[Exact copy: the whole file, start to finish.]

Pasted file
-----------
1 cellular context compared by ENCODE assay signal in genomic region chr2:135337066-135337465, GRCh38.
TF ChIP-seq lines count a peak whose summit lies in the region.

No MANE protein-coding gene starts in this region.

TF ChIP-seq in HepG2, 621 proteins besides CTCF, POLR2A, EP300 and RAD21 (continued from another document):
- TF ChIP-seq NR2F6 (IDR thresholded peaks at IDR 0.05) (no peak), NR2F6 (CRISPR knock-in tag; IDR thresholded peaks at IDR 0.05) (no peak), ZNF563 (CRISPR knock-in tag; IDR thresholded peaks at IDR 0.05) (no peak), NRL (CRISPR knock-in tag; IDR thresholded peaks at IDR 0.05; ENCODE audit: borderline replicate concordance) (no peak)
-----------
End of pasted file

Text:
1 cellular context compared by ENCODE assay signal in genomic region chr2:135337066-135337465, GRCh38.
TF ChIP-seq lines count a peak whose summit lies in the region.

No MANE protein-coding gene starts in this region.

TF ChIP-seq in HepG2, 621 proteins besides CTCF, POLR2A, EP300 and RAD21 (continued from another document):
- TF ChIP-seq NR2F6 (IDR thresholded peaks at IDR 0.05) (no peak), NR2F6 (CRISPR knock-in tag; IDR thresholded peaks at IDR 0.05) (no peak), ZNF563 (CRISPR knock-in tag; IDR thresholded peaks at IDR 0.05) (no peak), NRL (CRISPR knock-in tag; IDR thresholded peaks at IDR 0.05; ENCODE audit: borderline replicate concordance) (no peak)